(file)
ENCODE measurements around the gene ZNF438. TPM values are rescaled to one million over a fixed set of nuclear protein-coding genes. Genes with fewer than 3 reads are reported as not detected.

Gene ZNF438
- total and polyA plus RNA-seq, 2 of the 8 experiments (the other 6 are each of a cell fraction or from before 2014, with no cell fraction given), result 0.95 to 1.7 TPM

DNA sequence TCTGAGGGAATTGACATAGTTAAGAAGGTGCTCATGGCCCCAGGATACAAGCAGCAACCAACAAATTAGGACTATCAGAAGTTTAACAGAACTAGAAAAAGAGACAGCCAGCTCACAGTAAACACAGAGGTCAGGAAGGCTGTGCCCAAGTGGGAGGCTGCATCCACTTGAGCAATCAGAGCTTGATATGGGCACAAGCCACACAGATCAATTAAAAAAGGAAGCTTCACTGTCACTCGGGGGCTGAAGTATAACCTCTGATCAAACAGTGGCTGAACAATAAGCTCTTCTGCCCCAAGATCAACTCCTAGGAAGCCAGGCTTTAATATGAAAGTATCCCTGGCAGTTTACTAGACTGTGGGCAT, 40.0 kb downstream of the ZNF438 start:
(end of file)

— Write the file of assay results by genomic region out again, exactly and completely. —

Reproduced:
ENCODE measurements around the gene ZNF438. TPM values are rescaled to one million over a fixed set of nuclear protein-coding genes. Genes with fewer than 3 reads are reported as not detected.

Gene ZNF438
- total and polyA plus RNA-seq, 2 of the 8 experiments (the other 6 are each of a cell fraction or from before 2014, with no cell fraction given), result 0.95 to 1.7 TPM

DNA sequence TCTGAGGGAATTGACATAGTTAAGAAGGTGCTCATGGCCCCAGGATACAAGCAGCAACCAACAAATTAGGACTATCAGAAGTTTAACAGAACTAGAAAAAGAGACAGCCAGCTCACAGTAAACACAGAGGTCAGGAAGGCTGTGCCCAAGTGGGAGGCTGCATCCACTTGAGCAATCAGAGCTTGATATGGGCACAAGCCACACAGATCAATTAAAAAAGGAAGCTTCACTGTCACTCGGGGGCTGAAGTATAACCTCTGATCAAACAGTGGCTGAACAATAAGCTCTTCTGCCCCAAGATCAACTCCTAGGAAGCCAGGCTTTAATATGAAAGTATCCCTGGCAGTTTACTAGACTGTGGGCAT, 40.0 kb downstream of the ZNF438 start: